This Ann Arbor-based act is all over the alternative spectrum, from keyboard driven pop numbers to sensitive acoustic guitar-backed songs and heavy electric guitar based jams. Why aren’t they on tour with Interpol this year?

Intense, punky and clinically insane, the Tens will be all up in your grille and ready to rock at the drop of a hat. And keep away from their social media — these guys are nuts.

You can tell the Kings are devotees of heavy funk and soul 45s from Detroit, Memphis and beyond, and could be fooled into thinking their songs were recorded in the 1970s. Following last year’s sophomore album West Grand Boulevard and a trip to Japan, they’re gearing up for their first US tour this summer. Get on your dancing shoes!

Fred Thomas is the most beautiful man in the world. He loves to hug, and has touched, seen, recorded, or played with, every single band you have ever heard of in Detroit over the last 15 odd years. His creative ability knows no bounds. His new solo record that is an absolutely amazing meta dialogue soundtrack to a man battling and looking for answers.

This super heavy synth-rock act has one of our favorite self-descriptions in an ocean of them: “Detroit's most beautiful beautiful people with synthesizers band.” It’s possible you had to read that twice in order to get it and that’s OK – we did, too.

Awesome new group led by Andrew Hecker of the Displays and Steve Kowalski from the Reelers. If you’ve been to a rock show in Detroit in the past few years, you’ve seen these guys. This band is so new they don’t have any recordings online, but one can expect them to be mining ’60s garage and ’70s punk and power pop.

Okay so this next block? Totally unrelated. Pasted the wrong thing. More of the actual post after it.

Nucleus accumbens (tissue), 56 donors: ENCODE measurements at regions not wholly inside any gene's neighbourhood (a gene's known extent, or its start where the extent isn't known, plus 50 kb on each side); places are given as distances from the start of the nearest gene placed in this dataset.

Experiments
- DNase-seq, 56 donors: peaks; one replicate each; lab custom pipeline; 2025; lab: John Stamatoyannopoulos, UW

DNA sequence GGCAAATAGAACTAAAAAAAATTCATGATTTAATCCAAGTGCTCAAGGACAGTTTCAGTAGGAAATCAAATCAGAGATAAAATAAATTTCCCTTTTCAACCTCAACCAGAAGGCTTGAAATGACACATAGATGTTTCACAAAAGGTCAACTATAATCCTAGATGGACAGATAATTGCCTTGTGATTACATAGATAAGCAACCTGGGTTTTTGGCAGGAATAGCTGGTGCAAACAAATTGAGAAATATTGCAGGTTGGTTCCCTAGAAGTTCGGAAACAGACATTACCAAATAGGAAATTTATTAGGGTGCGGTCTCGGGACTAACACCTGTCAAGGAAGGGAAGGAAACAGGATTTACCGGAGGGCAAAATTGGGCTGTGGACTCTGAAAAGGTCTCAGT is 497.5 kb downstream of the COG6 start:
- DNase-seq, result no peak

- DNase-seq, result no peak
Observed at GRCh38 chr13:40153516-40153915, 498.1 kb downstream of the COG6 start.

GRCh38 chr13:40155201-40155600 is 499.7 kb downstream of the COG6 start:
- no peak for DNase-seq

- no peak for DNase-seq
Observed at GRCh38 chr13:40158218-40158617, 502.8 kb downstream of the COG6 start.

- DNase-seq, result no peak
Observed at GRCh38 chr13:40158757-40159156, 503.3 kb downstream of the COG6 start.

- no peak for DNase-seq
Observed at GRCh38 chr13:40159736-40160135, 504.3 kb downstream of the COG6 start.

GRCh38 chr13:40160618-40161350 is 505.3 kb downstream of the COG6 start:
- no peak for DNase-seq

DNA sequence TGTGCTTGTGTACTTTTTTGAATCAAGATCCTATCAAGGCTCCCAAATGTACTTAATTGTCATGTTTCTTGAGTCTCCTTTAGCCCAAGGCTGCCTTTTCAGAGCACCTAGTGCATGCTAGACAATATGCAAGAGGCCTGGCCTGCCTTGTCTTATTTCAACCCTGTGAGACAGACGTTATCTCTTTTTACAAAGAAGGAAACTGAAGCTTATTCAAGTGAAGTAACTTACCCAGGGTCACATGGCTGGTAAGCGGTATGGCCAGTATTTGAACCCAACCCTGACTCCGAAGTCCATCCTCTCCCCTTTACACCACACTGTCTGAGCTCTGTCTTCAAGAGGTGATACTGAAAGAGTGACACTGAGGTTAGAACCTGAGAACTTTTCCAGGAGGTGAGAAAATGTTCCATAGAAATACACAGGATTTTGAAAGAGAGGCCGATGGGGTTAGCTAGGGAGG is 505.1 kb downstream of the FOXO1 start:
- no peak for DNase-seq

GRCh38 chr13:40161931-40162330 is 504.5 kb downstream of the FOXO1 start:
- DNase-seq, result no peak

Simply put, Touch the Clouds deliver a highly polished, angsty and riff-heavy sound.

Broadcasting from a nearby universe in the distant year of 2084, Trancers is chock full of galactic grooves and dancey algorithms. Allow them access to your brain, and you won’t be sorry.

This staple of Detroit hip-hop is known for his “no fly zone” which stipulates that a rap artist must contact him before they play Detroit. This caused some controversy last year when a crew showed up and blocked Rick Ross from playing after Ross failed to contact TT. His reputation may precede him, but don't let that cloud the fact that he’s a great rapper with a catalog spanning nearly twenty years. Just give him a ring first!

Twin Guns, from Brooklyn NY, refer to themselves as garage noir. We’ll be right there with you front and center trying to find out what the heck that even means.

Be warned: these heavy, radio-ready hard rockers’ zany cover of Vince Guaraldi’s theme song to Peanuts might not leave your head for weeks once you’ve heard it. So good!